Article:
Until recently, I hadn’t spent an inordinate amount of time pondering the impact of the transition from elementary school to high school on the psyche of our students here in Quebec. Although the tumble from “King or Queen of the Castle” in grade 6 to “Groundhog” in grade 7, may very well be considered an expected rite of passage, it is decidedly a difficult one for even the most self-assured 12 year old. Why am I thinking about this now, you ask? Well, because my very own flesh and blood started high school in September and I’ve been tagging along (emotionally) for the not altogether smooth ride.
It is purported that one of the ways in which schools can help students more successfully navigate the critical academic years from grades 5 to 9 is to implement organizational and instructional strategies that respond to the intellectual, emotional, physical, social and moral needs of early adolescents. A challenge…to say the least! According to the Association for Middle Level Education (formerly National Middle School Association), the most successful middle school models include variations of the following 5 key elements:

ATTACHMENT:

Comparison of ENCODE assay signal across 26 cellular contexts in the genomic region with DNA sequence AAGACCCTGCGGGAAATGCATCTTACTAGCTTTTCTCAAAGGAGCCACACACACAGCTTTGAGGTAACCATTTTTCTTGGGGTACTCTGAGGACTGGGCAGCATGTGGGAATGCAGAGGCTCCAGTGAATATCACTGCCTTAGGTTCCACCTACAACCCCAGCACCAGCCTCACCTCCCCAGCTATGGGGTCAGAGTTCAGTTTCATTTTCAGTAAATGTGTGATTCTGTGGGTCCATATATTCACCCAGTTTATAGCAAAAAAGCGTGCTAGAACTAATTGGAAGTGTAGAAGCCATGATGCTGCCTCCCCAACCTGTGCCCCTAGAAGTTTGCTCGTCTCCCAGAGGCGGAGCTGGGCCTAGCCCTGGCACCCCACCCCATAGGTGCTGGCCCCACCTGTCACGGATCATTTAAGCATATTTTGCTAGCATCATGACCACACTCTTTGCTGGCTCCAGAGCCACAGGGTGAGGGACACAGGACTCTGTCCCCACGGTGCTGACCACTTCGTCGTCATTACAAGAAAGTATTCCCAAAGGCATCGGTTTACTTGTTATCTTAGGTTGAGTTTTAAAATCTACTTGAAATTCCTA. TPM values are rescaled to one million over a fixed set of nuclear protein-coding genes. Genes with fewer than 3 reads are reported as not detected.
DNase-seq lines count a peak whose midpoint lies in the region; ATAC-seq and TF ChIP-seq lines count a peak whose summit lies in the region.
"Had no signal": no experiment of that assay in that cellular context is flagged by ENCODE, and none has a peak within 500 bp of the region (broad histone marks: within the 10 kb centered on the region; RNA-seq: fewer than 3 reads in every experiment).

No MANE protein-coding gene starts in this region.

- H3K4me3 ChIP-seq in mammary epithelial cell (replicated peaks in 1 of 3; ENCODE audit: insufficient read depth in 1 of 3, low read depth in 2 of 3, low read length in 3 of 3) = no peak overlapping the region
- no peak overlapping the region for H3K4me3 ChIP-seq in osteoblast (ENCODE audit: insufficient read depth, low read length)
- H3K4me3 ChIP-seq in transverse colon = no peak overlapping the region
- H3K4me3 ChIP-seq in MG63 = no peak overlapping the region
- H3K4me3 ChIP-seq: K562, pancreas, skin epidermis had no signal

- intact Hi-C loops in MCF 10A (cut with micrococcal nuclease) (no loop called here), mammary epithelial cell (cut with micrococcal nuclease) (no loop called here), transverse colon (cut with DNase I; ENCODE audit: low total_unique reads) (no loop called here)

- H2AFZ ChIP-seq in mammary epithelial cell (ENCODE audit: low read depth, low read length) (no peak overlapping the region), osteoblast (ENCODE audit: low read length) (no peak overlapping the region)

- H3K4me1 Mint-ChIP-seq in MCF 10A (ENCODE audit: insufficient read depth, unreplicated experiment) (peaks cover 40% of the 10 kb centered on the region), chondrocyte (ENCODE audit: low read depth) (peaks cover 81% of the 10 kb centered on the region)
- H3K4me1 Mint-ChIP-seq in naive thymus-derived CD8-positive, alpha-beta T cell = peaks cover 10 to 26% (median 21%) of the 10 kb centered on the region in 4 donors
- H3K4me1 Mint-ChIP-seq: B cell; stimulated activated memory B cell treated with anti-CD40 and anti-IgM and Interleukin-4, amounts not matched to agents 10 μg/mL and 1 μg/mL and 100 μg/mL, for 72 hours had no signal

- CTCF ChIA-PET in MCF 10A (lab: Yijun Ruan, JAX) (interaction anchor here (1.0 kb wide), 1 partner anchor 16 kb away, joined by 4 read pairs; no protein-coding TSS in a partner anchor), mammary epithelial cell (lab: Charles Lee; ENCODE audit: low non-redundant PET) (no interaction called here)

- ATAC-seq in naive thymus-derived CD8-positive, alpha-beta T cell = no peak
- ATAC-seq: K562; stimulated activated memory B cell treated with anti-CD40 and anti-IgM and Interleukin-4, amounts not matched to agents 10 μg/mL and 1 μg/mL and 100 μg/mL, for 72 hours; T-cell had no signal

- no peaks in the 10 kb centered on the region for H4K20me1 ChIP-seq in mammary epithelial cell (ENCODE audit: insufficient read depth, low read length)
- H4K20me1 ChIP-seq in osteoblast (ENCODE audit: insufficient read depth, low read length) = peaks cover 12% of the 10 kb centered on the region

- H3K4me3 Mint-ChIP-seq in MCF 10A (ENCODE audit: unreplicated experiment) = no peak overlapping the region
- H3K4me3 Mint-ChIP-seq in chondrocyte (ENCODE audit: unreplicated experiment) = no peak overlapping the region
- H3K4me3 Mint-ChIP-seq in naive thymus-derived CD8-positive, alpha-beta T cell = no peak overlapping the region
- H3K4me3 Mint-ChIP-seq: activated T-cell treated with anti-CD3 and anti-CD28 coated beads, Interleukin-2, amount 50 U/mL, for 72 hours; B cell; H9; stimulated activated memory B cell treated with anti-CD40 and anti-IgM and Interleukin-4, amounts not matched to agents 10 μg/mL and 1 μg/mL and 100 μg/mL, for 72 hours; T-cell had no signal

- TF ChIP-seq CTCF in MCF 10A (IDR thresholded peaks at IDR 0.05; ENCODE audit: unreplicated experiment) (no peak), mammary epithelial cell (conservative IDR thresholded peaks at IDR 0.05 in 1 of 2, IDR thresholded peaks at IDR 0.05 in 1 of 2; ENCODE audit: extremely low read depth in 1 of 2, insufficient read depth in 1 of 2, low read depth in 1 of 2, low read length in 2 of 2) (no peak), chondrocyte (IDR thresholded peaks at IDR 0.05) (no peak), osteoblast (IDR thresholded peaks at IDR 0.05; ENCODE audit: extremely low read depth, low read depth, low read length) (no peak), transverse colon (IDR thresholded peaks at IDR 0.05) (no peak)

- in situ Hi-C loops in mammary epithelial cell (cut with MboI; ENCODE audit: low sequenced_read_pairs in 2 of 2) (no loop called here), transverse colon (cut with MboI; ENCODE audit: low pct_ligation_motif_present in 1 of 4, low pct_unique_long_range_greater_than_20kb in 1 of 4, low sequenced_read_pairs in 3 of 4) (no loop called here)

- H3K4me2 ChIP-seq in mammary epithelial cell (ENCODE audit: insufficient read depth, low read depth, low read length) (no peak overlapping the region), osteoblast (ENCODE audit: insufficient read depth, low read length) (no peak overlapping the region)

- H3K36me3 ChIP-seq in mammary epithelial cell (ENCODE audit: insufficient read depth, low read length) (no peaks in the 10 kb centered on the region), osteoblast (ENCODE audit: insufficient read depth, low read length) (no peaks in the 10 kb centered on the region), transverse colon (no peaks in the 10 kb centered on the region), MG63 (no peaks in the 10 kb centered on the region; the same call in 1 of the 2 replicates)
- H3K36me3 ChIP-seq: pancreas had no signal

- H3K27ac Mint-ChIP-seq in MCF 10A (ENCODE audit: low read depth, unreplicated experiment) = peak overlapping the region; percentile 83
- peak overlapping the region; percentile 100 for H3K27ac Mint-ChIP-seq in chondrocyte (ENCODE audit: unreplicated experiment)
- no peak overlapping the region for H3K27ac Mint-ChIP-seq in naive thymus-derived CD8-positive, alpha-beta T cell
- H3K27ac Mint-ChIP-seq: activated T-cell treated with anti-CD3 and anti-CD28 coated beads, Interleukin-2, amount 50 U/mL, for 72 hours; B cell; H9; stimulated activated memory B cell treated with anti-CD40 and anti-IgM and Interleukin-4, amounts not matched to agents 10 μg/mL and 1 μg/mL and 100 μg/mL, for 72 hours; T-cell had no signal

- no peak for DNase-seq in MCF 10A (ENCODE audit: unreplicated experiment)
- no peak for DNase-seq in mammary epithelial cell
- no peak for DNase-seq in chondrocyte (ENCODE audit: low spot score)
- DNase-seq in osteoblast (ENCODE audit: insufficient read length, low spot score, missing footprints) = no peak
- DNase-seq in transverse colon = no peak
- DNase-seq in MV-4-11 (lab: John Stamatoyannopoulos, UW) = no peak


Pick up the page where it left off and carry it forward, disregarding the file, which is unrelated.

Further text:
- Interdisciplinary teaming, whereby a core team of teachers work together with the same group of students
- Advisory programs
- Varied & differentiated learning opportunities
- Exploratory programs (such as intramural sports, music, student government, etc.)
- Transition programs (such as tours and orientation days)
Two weeks ago, I had the opportunity to see how an adapted middle school model works during my son’s grade 7 parent-teacher interview at Pontiac High School, in Western Quebec. Once escorted to the meeting by my son (weird), I quickly realized that what I was taking part in was not really an interview, nor was it at all about me. It was more of a discussion with my son, and each of his four core subject teachers, about his goals, his successes (both academic and other) and some of the challenges he was facing (again, both academic and other). Of course, I felt included and was encouraged to ask questions. But really, the “interview” was about my son and how this team of adults had his back…and not just academically…but as the complex and ever-changing person that he is. I was so taken with the process that I asked the grade 7 teachers from PHS to tell me a little bit more about how their model works, how they feel it positively impacts on students and parents, and how it continues to shape their own practice.